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fslater

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About fslater

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    NJGF Regular
  • Birthday 10/07/1954

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    Male
  • Location:
    Bergen County
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    Cherry Ridge

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  1. With SCOTUS instructing lower courts to use one step vs two step scrutiny, we're going to see a mountain of case reconsiderations in lower courts
  2. They are thinking, logically, applying common sense in regard to their own desired end. Make it as difficult, time consuming and expensive, if not impossible for the average person in NJ to possess a firearm in NJ for any reason. I would say, that's the part no one says out loud, But actually Gov Beaver does on a regular basis and is proud of it at that.
  3. I'm thinking/hoping that when these infinite law suits, if not handled properly by lower courts and are clearly about laws trying to circumvent SCOTUS Just Cause ruling and make it to SCOTUS, those justices will grow warry of this scheme and make rulings so broadly as to preemptively negate those circumventing arguments
  4. This is a copy and paste of I thread I started but seemed to have gotten buried in the list without being much seen. Its in regard to 30 day must issue or deny statute that is routinely (to say the least) ignored. The whole premise of NJ being able to ignore the time table they themselves made law, is grounded in some camden judge ruling in the interest of public safety a permit or initial ID card does not have to meet this time table until their investigation is complete (give issuing authority carte blanche as when they decide to get around to looking at or doing anything what so ever with your application) In today's NY CCW ruling Supreme court justice Clarence Thomas wrote in the majority opinion: ""In keeping with Heller, we hold that when the Second Amendment's plain text covers an individual's conduct, the Constitution presumptively protects that conduct. To justify its regulation, the government may not simply posit that the regulation promotes an important interest. Does this SUPREME COURT RULING/opinion not directly apply to and negate the precedent set by this camden judge and replace it with the above as precedent? i.e. Statute says must issue or deny within 30 days, issuing authority must issue or deny within 30 days. the government may not simply posit that the regulation promotes an important interest.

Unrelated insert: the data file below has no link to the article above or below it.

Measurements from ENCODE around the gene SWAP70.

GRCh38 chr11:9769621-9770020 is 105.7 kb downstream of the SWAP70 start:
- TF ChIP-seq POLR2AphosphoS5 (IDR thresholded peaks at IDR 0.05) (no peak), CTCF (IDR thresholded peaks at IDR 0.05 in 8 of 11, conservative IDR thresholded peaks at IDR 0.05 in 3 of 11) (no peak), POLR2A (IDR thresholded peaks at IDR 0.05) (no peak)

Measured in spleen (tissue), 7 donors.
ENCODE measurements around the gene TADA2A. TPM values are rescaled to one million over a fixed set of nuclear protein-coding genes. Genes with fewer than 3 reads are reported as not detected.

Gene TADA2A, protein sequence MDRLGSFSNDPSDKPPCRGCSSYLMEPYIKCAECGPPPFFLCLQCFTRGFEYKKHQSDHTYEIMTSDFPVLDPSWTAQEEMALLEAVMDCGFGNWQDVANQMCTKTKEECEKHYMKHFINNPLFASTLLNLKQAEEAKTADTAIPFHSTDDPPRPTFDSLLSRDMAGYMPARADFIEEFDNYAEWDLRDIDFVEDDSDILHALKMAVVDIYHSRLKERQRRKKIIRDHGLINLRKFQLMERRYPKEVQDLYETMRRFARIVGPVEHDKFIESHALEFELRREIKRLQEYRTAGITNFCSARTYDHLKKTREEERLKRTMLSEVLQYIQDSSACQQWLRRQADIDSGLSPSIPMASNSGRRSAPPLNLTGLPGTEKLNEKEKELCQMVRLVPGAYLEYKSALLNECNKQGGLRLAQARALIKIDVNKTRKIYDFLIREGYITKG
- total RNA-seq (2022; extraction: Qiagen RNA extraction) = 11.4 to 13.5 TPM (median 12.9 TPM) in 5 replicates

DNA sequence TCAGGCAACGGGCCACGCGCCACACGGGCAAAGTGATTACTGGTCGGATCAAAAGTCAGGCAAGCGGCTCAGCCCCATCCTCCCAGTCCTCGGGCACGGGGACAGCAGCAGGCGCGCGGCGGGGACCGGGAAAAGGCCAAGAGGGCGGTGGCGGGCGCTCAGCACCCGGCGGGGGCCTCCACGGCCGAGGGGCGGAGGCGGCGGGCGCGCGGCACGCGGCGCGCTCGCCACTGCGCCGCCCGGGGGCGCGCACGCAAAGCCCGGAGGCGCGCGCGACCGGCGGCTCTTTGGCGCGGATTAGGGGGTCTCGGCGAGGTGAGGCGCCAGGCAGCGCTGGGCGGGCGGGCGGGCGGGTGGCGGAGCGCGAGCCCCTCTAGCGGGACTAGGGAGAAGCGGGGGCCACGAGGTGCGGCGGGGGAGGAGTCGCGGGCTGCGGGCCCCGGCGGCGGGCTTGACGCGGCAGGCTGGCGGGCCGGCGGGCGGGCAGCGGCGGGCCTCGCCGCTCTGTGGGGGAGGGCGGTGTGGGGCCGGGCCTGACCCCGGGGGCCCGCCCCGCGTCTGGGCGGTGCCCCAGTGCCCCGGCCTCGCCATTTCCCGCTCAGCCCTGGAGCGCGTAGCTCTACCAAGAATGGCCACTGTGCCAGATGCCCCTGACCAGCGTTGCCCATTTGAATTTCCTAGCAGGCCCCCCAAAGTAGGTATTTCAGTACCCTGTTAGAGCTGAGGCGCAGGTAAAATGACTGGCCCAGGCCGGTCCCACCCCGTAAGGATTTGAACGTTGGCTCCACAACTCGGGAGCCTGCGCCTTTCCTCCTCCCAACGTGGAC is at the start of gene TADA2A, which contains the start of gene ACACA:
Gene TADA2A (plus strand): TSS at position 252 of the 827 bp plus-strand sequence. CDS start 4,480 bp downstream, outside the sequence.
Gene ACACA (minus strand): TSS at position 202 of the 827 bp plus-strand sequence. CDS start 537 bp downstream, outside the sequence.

5. NJSP have electronic fingerprints from one's original FID application. They require and additional copy of the same thing for a CCW upgrade?
  6. I may be wrong about this, or it may have been changed sense I first heard about it, But isn't it in NJ, you have to qualify with each and every particular firearm you intend/are authorized to carry and then that particular firearm is listed on your CCW credentials and you may only carry listed firearms? The reason I say this in this thread is each qualification would be accompanied by it's own fee. You have 5 guns you may wish to carry at different times. Would require 5 qualification ranges sessions with a separate fee for each.
  7. This sounds reticules, but I wonder if NJ is keeping it incase you use a reason other than self defense and they think they can keep "Justifiable Need" but only have to accept self defense as a qualifier? Like I said, sounds reticules, but this is NJ we're talking about. The other side of the coin may be, they don't intend to comply until the specific case of NJ is heard in court. The case everything is revolving around sets precedence, for future cases.... It does not however in itself strike down any other states laws that are in violation until they themselves are taken to court. It may create a slam dunk argument, but still has to be heard case by case, state by state to strike down a specific states violating law if the state pushes it to that point. This is the way I see it and I may be completely wrong. But what I am not wrong about is NJ will grab at every straw it possibly can to circumvent the California ruling
  8. Actually I'd like to see a case go to SCOUTS arguing that if the state requires training in order to exercise a right, they must provide that training at no cost. They shouldn't be able to attach any cost to the process required to exercise a constitutional right. In the case of vehicle inspection, you can go to a private inspection station, and pay to have your vehicle inspection done (typically meaning you failed at the state so your paying to get a passed sticker), Or go to a state inspection and the state fulfills the requirement at no cost. Only difference being in the case of vehicle inspection, they are negating a cost associated with a privilege vs they will not negate the cost in the same way to exercise a right. As I said at the beginning, I'd like to see this in court.